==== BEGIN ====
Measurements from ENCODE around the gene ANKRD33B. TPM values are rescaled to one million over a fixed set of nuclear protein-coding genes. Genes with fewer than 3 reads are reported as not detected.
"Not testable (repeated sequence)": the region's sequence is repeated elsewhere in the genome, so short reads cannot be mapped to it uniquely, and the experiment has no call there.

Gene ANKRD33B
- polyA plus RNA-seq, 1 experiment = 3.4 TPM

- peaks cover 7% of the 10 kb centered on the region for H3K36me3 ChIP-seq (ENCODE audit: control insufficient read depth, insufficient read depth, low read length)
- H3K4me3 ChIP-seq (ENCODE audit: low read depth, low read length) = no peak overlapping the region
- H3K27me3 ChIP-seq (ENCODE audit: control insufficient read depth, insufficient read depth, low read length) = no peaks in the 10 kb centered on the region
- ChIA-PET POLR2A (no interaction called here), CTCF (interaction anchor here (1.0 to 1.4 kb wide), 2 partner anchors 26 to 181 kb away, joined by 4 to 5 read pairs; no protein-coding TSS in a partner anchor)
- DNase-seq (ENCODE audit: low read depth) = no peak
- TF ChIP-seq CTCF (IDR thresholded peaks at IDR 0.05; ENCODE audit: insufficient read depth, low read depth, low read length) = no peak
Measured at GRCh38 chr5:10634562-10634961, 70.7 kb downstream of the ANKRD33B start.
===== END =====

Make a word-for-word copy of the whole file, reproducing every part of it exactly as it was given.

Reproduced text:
Measurements from ENCODE around the gene ANKRD33B. TPM values are rescaled to one million over a fixed set of nuclear protein-coding genes. Genes with fewer than 3 reads are reported as not detected.
"Not testable (repeated sequence)": the region's sequence is repeated elsewhere in the genome, so short reads cannot be mapped to it uniquely, and the experiment has no call there.

Gene ANKRD33B
- polyA plus RNA-seq, 1 experiment = 3.4 TPM

- peaks cover 7% of the 10 kb centered on the region for H3K36me3 ChIP-seq (ENCODE audit: control insufficient read depth, insufficient read depth, low read length)
- H3K4me3 ChIP-seq (ENCODE audit: low read depth, low read length) = no peak overlapping the region
- H3K27me3 ChIP-seq (ENCODE audit: control insufficient read depth, insufficient read depth, low read length) = no peaks in the 10 kb centered on the region
- ChIA-PET POLR2A (no interaction called here), CTCF (interaction anchor here (1.0 to 1.4 kb wide), 2 partner anchors 26 to 181 kb away, joined by 4 to 5 read pairs; no protein-coding TSS in a partner anchor)
- DNase-seq (ENCODE audit: low read depth) = no peak
- TF ChIP-seq CTCF (IDR thresholded peaks at IDR 0.05; ENCODE audit: insufficient read depth, low read depth, low read length) = no peak
Measured at GRCh38 chr5:10634562-10634961, 70.7 kb downstream of the ANKRD33B start.